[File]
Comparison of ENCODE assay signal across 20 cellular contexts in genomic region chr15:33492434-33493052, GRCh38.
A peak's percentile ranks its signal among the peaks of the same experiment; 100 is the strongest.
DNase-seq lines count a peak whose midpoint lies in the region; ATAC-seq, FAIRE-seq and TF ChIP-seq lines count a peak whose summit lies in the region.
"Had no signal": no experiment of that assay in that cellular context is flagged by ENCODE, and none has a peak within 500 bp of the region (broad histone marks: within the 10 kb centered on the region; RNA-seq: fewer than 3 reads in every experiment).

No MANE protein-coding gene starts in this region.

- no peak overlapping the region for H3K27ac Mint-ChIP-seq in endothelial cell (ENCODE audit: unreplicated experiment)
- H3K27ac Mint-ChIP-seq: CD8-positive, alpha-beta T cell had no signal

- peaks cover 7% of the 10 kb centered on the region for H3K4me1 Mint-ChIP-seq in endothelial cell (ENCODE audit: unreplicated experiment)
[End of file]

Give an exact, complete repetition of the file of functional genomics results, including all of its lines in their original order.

Comparison of ENCODE assay signal across 20 cellular contexts in genomic region chr15:33492434-33493052, GRCh38.
A peak's percentile ranks its signal among the peaks of the same experiment; 100 is the strongest.
DNase-seq lines count a peak whose midpoint lies in the region; ATAC-seq, FAIRE-seq and TF ChIP-seq lines count a peak whose summit lies in the region.
"Had no signal": no experiment of that assay in that cellular context is flagged by ENCODE, and none has a peak within 500 bp of the region (broad histone marks: within the 10 kb centered on the region; RNA-seq: fewer than 3 reads in every experiment).

No MANE protein-coding gene starts in this region.

- no peak overlapping the region for H3K27ac Mint-ChIP-seq in endothelial cell (ENCODE audit: unreplicated experiment)
- H3K27ac Mint-ChIP-seq: CD8-positive, alpha-beta T cell had no signal

- peaks cover 7% of the 10 kb centered on the region for H3K4me1 Mint-ChIP-seq in endothelial cell (ENCODE audit: unreplicated experiment)